June 2009--When Mollie Meffert was only 7 or 8 years old, she spent an afternoon mulling over the fleeting nature of certain memories. Why was it that she could remember a new phone number long enough to dial it but then forget the number as soon as she hung up the phone? Where did the memory go? “It’s the first time that I remember thinking about memory,” says Meffert.
Whether that initial intellectual curiosity is what inspired her to choose her current career, Meffert can’t say. Nevertheless, she went on to study neuroscience, and now, as an assistant professor in biological chemistry, she focuses on understanding the molecular events required to lay down enduring memories.
“One theory says memory is divided into two phases,” says Meffert. In an initial phase, the brain retains information for only a brief period of time—long enough to dial a new phone number, for instance.
On a molecular level, this sort of memory probably involves neurons making transient changes to proteins that already exist. These changes don’t last—the protein is recycled or degraded—and the memory vanishes.
Meffert is more interested in the second phase of memory, in which memories are embroidered into the neural fabric for longer periods of time. This process, she says, involves not just alterations to existing proteins. It also entails changes in gene expression (the “turning on” or “turning off” of particular genes) that induce neurons to make altogether new proteins, or to stop the production of certain proteins, or even to crank up or muffle the production of yet other proteins.
These events, says Meffert, “can regulate the strength of connections between neurons, the number of connections, and the partners to which neurons are connected.” According to this model, such adjustments in neural communication lay down enduring memories.
Meffert has focused much of her research on a molecule called NF-kappaB. It is a transcription factor, a protein that binds to DNA and controls the activity of the genes at those binding sites. NF-kappaB was particularly intriguing because of its location in the neuron. Unlike most transcription factors, it is also present at the neuron’s synapses, far from the nucleus.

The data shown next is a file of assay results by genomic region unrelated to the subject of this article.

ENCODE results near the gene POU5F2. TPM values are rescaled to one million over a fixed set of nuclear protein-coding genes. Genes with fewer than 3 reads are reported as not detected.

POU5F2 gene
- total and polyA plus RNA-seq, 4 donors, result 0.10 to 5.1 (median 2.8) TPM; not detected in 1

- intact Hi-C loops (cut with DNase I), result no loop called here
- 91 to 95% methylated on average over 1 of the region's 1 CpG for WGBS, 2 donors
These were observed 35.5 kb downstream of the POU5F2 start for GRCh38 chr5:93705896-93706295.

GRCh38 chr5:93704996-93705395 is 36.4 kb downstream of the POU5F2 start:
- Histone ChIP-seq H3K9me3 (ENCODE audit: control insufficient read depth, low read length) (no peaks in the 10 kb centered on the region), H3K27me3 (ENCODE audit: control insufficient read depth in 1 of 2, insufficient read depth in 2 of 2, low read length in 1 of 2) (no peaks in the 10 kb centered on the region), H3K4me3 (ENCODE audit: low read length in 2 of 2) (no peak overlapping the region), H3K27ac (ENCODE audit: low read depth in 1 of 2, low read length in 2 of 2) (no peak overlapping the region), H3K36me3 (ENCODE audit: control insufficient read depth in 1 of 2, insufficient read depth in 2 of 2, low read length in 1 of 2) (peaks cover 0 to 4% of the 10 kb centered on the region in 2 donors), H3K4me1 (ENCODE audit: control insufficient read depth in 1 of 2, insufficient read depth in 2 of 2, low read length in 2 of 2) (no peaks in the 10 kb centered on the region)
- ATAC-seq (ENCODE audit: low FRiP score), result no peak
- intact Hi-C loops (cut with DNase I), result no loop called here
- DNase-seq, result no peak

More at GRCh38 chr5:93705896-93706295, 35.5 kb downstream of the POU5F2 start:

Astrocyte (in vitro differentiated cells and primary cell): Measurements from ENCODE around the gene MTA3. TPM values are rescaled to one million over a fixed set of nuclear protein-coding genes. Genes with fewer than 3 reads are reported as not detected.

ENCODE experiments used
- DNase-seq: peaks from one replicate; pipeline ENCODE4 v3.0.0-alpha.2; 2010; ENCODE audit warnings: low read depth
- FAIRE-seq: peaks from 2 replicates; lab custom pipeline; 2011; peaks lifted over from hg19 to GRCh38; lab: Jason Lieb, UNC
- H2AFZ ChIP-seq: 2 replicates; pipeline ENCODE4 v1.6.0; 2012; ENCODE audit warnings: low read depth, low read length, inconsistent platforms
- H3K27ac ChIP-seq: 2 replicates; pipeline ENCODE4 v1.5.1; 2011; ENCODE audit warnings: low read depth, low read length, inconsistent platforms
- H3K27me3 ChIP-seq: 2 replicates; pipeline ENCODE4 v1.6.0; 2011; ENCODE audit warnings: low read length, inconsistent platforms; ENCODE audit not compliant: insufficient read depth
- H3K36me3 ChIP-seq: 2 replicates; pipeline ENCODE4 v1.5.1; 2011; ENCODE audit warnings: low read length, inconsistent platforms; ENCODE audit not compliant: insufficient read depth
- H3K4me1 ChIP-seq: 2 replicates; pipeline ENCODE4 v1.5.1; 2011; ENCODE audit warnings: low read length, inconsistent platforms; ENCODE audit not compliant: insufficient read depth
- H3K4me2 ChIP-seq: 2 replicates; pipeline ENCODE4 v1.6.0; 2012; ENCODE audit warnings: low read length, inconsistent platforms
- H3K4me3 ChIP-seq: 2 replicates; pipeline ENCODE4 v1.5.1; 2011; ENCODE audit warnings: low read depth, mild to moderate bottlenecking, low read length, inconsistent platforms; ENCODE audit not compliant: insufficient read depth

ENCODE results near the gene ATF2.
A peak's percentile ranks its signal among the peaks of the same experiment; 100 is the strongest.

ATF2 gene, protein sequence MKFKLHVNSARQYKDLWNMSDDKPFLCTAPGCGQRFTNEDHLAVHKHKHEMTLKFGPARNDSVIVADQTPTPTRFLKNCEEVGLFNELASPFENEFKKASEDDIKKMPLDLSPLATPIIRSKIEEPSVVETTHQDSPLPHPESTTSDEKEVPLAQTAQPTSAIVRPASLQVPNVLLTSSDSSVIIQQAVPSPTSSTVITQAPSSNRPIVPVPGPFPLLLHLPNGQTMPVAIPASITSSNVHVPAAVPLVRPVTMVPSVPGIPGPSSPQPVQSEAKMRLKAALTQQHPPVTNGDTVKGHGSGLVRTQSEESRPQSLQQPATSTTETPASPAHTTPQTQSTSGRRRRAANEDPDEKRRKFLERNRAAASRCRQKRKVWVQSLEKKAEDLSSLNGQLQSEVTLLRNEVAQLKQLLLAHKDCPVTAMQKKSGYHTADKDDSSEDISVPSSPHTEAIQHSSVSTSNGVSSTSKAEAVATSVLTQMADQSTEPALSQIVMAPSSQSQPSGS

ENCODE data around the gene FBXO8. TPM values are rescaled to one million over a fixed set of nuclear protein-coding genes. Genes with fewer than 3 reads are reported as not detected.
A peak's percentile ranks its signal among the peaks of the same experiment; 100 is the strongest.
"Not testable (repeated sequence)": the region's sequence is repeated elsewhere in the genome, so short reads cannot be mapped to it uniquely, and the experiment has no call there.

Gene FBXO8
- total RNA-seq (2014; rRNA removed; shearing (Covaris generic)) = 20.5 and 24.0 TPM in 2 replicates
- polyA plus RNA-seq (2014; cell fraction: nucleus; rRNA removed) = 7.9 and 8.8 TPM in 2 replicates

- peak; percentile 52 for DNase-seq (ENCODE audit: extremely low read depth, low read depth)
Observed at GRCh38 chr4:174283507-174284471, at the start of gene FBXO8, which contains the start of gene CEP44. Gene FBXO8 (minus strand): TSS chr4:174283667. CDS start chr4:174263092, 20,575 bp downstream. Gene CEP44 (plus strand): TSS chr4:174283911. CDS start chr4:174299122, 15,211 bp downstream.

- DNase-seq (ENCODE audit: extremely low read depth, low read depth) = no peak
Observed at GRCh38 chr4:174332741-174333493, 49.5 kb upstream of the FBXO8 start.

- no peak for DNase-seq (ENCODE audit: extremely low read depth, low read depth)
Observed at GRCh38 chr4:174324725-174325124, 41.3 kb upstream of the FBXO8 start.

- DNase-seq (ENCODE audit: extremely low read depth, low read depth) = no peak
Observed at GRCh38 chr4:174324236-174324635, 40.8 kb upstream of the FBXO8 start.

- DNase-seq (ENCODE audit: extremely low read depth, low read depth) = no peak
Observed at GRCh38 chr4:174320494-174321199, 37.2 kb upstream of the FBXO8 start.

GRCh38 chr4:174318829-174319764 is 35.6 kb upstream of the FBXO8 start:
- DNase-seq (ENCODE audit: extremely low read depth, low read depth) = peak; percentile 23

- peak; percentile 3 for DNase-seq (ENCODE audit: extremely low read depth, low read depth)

That observation, says Meffert, suggested that NF-kappaB might act as a sort of messenger; it might somehow receive incoming information at the synapse (from a neurotransmitter, for example) and then travel to the nucleus to deliver that information to the genes. That communication process might be integral to learning and memory.
As a postdoc, Meffert used genetically engineered mice to test this hypothesis. The mice produced were lacking a particular version of NF-kappaB. She then put the mice through a series of standard learning and memory tests.
The mice performed miserably compared to their siblings that were not lacking in NF-kappaB, especially on tests of spatial memory such as navigating a maze. These results indicated that NF-kappaB is critical to memory.
At Hopkins, Meffert has continued her research on NF-kappaB. Recently, she has explored the details of how the transcription factor makes the long journey from the synapse to the nucleus.
For this journey to begin, the transcription factor must first be activated. Researchers have elucidated many of the biochemical steps that appear to be involved in activating NF-kappaB. But until recently, it was not clear how the factor travels the long distance to the nucleus.
The answer, says Meffert, appears to be by motor.
In research she recently reported in the Proceedings of the National Academy of Sciences, Meffert has shown that a molecular motor called dynein shuttles NF-kappaB along a series of microtubules stretching from the synapse to the nucleus, similar to the way a motorized ski lift would transport a skier from the bottom of the hill to the top.
Her studies to date have shown that NF-kappaB is essential to learning and memory. But Meffert now wants to dig even deeper into the role this molecule plays in memory. “What changes in the neuron’s function does the NF-kappaB pathway regulate?”
Specifically, which genes is the factor turning on or turning off, and how do these changes in gene expression alter the connections among neurons? Her studies suggest that NF-kappaB affects the number and strength of those connections. “We can see it does that,” she says, “but we don’t yet know how.”
Mollie Meffert on memory and NFkappaB